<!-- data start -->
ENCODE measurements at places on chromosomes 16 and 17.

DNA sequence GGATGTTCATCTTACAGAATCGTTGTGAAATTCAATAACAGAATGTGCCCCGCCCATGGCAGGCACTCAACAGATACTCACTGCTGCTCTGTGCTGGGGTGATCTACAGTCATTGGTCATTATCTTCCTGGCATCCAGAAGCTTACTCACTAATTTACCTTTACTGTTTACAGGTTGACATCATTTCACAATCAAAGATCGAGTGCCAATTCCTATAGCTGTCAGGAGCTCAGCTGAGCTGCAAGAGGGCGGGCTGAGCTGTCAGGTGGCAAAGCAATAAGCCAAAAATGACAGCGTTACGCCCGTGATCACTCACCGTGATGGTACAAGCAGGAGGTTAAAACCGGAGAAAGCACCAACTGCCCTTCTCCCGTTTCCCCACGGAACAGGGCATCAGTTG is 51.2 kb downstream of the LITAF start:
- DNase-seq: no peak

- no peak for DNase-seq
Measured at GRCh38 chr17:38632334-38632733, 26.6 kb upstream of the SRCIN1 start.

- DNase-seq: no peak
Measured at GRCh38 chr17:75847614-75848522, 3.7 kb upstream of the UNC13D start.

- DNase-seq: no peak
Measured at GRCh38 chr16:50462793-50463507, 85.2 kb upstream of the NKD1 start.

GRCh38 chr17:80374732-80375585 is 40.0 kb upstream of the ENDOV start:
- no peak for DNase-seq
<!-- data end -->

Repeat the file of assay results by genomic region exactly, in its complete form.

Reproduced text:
ENCODE measurements at places on chromosomes 16 and 17.

DNA sequence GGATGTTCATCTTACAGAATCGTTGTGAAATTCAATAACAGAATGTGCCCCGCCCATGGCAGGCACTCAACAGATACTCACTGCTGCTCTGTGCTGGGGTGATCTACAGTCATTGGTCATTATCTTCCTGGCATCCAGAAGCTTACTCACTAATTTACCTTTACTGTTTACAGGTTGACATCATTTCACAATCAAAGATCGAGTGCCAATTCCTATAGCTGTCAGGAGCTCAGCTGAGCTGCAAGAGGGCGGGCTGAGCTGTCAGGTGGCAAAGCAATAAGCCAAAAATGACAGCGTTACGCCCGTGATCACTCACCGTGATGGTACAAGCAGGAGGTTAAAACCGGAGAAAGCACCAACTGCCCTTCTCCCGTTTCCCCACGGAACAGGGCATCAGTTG is 51.2 kb downstream of the LITAF start:
- DNase-seq: no peak

- no peak for DNase-seq
Measured at GRCh38 chr17:38632334-38632733, 26.6 kb upstream of the SRCIN1 start.

- DNase-seq: no peak
Measured at GRCh38 chr17:75847614-75848522, 3.7 kb upstream of the UNC13D start.

- DNase-seq: no peak
Measured at GRCh38 chr16:50462793-50463507, 85.2 kb upstream of the NKD1 start.

GRCh38 chr17:80374732-80375585 is 40.0 kb upstream of the ENDOV start:
- no peak for DNase-seq